Australasian Science: Australia's authority on science since 1938

Vanadium Research Recharged

By Stephen Luntz

US President Barack Obama has described Maria Skyllas-Kazacos’ research as “one of the coolest things I’ve ever said out loud”.

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Vanadium redox batteries could be electricity’s ultimate storage mechanism. With the cost of electricity production from renewable energy falling rapidly, the obstacle to a fossil fuel-free future is the lack of appropriate storage solutions. Vanadium may be the answer.

If so, Em/Prof Maria Skyllas-Kazacos will be no overnight success. After undergraduate and postgraduate degrees at the University of NSW she did a postdoc at Bell Labs in the United States before returning to UNSW to work with solar energy pioneer Prof Martin Green.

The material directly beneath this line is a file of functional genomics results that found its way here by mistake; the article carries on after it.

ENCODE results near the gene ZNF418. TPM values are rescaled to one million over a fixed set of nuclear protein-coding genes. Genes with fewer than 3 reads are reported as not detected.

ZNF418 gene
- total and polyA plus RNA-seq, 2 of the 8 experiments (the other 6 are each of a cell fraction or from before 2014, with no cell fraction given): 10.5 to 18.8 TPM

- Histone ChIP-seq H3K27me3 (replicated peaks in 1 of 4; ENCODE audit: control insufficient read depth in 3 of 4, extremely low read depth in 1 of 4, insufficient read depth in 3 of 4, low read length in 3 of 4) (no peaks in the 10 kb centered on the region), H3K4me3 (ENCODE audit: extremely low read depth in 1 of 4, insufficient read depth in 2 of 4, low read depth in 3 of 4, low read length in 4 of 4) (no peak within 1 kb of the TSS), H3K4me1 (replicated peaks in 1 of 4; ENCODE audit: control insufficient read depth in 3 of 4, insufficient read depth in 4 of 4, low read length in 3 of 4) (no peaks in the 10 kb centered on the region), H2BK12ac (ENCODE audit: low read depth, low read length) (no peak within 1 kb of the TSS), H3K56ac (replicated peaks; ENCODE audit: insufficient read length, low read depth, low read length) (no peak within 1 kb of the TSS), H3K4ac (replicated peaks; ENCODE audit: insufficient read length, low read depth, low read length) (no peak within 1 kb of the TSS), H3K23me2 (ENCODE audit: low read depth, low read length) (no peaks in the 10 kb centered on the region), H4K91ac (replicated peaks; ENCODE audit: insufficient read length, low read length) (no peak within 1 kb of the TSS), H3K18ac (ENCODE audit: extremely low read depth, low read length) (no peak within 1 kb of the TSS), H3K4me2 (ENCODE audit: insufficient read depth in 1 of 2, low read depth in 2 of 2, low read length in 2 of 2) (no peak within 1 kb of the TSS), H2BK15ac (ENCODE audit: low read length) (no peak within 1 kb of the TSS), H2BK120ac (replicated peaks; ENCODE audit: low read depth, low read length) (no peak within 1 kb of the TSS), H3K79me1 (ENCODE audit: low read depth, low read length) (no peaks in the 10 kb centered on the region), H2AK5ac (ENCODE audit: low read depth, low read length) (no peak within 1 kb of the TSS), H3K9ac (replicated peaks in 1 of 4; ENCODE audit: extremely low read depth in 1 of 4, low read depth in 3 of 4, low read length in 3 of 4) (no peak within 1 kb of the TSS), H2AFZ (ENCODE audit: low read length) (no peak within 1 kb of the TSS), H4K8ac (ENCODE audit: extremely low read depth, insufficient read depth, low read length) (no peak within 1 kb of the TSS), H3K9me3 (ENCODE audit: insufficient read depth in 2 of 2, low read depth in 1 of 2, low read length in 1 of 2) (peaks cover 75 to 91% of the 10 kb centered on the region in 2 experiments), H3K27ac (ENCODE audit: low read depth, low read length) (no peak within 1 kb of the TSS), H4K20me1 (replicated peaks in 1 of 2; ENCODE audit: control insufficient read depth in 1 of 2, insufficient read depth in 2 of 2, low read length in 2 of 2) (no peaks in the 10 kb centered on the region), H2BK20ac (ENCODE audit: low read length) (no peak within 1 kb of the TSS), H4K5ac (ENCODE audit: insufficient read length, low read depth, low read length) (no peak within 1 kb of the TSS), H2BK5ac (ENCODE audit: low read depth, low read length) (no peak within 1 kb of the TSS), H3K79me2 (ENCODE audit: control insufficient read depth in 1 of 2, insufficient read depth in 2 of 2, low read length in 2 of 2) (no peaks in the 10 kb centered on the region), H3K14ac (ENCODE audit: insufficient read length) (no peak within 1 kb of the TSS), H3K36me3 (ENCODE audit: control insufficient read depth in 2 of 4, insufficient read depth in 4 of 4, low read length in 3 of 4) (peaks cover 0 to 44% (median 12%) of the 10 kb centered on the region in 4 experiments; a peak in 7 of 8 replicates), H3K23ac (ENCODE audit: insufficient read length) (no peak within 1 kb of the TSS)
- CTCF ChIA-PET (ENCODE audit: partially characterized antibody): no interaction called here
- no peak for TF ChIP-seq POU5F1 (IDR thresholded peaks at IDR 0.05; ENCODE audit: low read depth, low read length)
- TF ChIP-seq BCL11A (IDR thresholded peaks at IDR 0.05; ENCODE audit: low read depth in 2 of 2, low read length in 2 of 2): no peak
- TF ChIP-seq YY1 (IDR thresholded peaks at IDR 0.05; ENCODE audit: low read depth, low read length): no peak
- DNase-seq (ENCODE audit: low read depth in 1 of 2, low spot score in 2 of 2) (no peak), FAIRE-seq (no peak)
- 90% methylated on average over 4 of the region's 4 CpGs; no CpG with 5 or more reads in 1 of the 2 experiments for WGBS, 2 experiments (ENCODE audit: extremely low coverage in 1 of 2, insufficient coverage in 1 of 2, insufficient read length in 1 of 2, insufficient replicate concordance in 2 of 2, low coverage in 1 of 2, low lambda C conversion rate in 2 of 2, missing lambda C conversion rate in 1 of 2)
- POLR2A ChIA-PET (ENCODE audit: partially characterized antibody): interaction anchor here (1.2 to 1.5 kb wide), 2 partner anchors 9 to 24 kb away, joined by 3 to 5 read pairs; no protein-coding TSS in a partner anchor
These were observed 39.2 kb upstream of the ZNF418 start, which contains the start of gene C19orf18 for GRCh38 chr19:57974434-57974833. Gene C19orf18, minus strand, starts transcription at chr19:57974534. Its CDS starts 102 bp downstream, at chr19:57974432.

In 1984 Green was interested in NASA’s work on redox flow batteries, where discharged electrolytes can be replaced with fully charged substitutes. However, NASA’s iron chromium electrolytes quickly became mixed, requiring reprocessing. Skyllas-Kazacos agreed that the solution would be to use an electrolyte with four oxidation states.

“A colleague was working on extraction of vanadium and pointed out it has lots of oxidation states,” recalls Skyllas-Kazacos. She wasn’t the first to consider vanadium for this role, but others had concluded that the reactions involved were not reversible, and the concentrations too dilute for practical application.

“I spent a year finding ways to make the reactions reversible,” Skyllas-Kazacos says. “Then I found a way to increase the concentration, proving the technology was viable.”...

The full text of this article can be purchased from Informit.